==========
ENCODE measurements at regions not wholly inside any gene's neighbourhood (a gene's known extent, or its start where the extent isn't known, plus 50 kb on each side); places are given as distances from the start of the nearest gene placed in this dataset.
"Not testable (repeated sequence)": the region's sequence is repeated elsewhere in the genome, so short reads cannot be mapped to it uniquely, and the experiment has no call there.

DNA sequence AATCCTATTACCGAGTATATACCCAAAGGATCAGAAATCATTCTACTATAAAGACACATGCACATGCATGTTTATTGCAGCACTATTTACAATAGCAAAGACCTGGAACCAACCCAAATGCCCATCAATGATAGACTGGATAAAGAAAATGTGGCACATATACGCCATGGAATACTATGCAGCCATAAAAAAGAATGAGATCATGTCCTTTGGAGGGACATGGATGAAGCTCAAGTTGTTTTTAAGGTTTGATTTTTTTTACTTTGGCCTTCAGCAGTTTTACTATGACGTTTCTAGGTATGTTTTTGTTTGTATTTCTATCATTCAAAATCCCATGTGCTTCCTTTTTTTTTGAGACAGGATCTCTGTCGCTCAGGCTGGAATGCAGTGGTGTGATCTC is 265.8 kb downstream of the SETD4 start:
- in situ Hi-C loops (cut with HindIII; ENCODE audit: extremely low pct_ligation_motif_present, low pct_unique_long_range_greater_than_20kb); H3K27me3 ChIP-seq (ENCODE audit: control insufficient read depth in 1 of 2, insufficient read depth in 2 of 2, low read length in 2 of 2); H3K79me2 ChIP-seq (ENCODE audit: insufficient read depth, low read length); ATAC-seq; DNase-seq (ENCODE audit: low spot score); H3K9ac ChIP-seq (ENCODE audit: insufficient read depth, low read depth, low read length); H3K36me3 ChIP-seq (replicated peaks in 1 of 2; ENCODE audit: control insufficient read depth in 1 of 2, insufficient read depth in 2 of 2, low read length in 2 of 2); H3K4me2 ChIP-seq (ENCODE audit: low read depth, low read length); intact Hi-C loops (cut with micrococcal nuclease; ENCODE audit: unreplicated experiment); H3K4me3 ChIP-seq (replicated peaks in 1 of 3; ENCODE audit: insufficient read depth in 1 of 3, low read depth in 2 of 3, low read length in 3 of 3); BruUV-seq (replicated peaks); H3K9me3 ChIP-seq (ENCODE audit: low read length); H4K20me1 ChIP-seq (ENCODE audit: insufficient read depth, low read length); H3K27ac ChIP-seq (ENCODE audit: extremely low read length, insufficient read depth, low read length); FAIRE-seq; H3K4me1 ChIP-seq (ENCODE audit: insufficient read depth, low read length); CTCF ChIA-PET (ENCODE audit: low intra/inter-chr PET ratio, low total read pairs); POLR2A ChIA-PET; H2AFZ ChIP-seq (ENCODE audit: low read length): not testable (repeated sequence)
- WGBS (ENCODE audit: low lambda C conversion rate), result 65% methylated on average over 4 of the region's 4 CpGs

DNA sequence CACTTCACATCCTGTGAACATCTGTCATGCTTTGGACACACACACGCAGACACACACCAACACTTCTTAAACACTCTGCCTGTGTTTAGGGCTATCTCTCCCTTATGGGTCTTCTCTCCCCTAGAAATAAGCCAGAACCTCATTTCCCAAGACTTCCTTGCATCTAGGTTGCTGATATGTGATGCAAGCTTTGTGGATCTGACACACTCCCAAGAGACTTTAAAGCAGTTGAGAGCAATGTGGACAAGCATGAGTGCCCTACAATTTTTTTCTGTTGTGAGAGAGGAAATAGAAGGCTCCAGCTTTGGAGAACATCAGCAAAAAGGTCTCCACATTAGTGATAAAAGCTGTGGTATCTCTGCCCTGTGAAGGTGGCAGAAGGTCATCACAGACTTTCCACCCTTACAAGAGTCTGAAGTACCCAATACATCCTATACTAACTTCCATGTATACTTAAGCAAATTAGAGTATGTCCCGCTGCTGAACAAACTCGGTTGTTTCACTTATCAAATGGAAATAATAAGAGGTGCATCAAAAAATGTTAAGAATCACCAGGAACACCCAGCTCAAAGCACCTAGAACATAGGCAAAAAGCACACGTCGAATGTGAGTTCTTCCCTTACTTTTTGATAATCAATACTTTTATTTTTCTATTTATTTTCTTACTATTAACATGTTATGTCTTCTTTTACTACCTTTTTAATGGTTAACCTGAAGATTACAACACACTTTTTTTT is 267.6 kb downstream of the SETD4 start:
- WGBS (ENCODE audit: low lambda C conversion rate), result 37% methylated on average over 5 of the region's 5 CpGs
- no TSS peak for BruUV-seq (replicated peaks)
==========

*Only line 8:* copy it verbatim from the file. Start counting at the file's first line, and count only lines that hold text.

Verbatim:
- no TSS peak for BruUV-seq (replicated peaks)